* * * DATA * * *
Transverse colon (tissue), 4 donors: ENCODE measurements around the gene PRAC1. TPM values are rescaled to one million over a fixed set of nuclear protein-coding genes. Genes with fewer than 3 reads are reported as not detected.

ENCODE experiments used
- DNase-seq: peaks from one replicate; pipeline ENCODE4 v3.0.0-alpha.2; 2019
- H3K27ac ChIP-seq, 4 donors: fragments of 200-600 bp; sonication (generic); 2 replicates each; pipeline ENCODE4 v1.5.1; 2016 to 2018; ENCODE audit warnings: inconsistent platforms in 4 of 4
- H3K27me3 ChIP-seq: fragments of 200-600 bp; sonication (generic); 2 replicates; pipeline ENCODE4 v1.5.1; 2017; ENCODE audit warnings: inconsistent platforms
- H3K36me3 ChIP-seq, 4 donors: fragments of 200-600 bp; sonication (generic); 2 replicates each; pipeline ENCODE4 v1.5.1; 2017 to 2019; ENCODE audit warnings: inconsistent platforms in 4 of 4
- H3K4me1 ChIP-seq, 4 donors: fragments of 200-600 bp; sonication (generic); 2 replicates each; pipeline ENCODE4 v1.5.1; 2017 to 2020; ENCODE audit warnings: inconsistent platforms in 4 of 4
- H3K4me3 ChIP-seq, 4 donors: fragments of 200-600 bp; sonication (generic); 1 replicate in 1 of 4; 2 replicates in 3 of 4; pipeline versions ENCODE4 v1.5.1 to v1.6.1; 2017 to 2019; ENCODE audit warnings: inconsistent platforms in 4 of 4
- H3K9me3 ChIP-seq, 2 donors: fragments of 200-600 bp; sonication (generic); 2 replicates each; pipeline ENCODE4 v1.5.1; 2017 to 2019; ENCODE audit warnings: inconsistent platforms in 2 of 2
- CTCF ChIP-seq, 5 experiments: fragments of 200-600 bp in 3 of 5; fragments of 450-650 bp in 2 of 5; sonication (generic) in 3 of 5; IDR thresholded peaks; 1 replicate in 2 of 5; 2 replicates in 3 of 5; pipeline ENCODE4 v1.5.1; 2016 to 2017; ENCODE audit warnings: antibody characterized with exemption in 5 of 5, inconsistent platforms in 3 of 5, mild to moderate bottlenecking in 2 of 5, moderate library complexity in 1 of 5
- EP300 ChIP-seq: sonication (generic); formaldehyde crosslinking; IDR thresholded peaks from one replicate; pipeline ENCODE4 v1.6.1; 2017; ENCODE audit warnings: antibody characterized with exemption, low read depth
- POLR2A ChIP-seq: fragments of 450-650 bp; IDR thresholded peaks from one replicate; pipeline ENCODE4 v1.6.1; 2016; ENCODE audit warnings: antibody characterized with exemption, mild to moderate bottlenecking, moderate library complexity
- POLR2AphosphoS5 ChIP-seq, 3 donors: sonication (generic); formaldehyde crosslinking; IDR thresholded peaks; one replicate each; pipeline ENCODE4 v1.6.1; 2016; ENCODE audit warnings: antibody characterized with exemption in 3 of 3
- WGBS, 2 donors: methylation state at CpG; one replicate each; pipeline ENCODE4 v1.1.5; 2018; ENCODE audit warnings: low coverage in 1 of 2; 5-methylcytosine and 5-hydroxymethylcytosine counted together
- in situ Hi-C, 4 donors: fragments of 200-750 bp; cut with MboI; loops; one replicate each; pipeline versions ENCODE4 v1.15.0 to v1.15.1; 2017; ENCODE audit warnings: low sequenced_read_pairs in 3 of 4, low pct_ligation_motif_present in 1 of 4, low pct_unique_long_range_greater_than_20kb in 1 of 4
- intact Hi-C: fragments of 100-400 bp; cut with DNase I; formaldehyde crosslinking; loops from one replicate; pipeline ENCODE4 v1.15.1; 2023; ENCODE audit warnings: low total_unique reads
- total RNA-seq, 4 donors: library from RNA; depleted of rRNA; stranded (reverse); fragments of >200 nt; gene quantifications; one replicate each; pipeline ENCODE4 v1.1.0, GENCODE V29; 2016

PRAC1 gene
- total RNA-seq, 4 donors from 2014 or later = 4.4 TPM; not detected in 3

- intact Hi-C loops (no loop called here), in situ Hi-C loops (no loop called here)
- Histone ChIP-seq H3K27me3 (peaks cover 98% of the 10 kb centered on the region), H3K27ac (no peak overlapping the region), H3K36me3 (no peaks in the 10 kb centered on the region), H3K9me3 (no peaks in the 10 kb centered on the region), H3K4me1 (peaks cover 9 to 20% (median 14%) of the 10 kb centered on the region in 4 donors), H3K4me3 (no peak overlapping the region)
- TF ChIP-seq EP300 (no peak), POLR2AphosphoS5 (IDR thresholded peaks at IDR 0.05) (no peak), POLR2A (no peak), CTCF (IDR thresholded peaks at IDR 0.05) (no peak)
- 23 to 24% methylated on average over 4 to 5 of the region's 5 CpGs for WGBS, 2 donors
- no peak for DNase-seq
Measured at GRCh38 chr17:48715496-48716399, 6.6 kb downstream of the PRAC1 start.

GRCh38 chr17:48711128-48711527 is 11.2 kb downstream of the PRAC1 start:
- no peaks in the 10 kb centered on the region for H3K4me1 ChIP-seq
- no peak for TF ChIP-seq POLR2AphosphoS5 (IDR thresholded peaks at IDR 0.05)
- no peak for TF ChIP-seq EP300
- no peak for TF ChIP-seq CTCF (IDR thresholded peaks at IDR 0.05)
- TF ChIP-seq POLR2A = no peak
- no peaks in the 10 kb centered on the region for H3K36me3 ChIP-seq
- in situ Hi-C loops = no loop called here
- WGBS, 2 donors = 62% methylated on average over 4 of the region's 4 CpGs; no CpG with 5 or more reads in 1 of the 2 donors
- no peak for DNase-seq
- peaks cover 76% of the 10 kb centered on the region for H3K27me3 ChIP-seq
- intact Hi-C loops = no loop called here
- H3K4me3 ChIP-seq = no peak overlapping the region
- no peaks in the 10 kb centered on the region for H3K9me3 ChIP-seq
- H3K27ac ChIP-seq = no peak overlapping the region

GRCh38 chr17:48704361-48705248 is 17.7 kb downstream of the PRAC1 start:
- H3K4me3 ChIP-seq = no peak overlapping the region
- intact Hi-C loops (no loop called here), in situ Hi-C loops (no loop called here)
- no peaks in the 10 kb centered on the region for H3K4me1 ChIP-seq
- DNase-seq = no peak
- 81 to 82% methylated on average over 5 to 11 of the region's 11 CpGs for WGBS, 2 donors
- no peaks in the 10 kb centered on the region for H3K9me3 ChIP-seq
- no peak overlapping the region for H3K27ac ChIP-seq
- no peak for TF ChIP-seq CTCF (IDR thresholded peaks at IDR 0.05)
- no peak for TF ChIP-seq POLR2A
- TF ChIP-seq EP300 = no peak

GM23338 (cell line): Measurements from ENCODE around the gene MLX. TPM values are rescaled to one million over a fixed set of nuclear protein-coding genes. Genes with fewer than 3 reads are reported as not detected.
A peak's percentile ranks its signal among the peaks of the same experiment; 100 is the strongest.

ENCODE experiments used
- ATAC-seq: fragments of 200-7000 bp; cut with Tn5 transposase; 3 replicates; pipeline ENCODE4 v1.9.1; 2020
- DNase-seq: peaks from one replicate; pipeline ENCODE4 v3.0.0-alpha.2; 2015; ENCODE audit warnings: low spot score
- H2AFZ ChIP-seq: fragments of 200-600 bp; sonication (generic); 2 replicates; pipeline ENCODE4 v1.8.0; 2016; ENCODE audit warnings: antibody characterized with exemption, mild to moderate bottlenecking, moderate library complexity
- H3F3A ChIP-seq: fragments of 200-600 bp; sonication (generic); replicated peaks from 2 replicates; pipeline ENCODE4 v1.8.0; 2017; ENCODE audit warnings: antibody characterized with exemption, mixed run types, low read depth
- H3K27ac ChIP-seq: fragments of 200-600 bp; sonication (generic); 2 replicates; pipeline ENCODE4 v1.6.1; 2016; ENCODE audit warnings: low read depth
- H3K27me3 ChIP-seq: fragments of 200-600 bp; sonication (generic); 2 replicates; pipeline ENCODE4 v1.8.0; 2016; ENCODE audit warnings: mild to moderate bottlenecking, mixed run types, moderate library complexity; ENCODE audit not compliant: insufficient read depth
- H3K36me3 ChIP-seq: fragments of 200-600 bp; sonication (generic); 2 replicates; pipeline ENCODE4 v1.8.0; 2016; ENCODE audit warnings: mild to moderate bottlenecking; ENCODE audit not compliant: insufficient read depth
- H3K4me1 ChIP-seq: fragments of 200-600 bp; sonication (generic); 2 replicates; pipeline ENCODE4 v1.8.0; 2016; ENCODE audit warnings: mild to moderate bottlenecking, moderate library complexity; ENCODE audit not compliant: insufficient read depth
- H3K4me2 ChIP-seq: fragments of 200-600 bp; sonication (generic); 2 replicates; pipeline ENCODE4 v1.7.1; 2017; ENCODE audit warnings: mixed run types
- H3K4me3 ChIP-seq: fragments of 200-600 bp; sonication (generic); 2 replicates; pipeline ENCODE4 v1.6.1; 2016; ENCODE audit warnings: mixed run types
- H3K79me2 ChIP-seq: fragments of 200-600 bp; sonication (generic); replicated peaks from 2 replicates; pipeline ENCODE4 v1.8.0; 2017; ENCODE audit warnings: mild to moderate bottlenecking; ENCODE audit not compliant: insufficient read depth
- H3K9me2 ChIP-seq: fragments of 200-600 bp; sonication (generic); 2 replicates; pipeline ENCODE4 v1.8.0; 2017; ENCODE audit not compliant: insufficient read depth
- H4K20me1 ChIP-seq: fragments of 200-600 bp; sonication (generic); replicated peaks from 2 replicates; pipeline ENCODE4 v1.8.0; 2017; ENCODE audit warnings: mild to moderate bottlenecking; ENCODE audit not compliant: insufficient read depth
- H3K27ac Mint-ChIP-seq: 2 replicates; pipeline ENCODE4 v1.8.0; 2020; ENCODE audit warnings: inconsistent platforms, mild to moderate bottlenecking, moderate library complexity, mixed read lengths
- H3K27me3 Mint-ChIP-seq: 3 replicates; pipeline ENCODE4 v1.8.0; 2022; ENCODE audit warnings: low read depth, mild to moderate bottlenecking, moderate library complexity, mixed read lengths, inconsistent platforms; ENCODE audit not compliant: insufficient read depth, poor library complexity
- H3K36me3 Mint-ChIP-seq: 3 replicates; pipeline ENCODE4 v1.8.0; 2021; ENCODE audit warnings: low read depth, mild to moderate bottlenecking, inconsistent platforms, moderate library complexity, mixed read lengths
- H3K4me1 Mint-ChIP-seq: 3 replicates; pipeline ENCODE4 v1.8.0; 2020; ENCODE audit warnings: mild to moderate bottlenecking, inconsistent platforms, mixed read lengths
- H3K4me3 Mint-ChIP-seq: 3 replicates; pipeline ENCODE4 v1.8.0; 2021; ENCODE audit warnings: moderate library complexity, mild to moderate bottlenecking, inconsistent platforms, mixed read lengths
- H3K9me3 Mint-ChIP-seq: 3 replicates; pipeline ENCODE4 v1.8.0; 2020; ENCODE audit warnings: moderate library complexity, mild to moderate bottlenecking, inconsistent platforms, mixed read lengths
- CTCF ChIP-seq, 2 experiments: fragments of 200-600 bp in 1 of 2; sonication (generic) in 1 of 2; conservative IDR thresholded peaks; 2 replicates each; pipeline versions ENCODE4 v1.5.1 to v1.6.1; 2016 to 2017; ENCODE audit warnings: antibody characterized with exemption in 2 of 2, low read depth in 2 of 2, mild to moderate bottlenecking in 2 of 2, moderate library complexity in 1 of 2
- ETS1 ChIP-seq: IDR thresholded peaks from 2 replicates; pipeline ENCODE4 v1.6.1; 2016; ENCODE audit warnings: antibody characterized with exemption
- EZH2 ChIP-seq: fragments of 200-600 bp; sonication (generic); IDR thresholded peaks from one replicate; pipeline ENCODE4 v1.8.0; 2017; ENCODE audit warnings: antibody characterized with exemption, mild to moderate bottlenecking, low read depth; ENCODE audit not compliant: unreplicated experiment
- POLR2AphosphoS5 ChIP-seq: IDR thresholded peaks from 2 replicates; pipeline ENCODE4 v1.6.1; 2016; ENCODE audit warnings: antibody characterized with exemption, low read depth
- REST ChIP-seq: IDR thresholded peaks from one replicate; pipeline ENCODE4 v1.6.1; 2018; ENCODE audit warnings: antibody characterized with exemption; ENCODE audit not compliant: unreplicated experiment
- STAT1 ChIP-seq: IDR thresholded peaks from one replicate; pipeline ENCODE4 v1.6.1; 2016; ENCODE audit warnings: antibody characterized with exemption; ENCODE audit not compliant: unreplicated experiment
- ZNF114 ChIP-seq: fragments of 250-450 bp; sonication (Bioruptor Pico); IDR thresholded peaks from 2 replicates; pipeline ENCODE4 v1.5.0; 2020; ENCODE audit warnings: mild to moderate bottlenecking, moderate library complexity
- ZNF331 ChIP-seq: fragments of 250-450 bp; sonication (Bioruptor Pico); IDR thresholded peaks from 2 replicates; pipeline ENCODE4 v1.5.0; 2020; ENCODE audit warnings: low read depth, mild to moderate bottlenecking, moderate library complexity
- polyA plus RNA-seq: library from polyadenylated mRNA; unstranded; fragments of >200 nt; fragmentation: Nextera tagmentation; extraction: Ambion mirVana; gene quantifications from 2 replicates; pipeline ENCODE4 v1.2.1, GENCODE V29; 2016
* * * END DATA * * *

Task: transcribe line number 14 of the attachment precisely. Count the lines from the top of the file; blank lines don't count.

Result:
- WGBS, 2 donors: methylation state at CpG; one replicate each; pipeline ENCODE4 v1.1.5; 2018; ENCODE audit warnings: low coverage in 1 of 2; 5-methylcytosine and 5-hydroxymethylcytosine counted together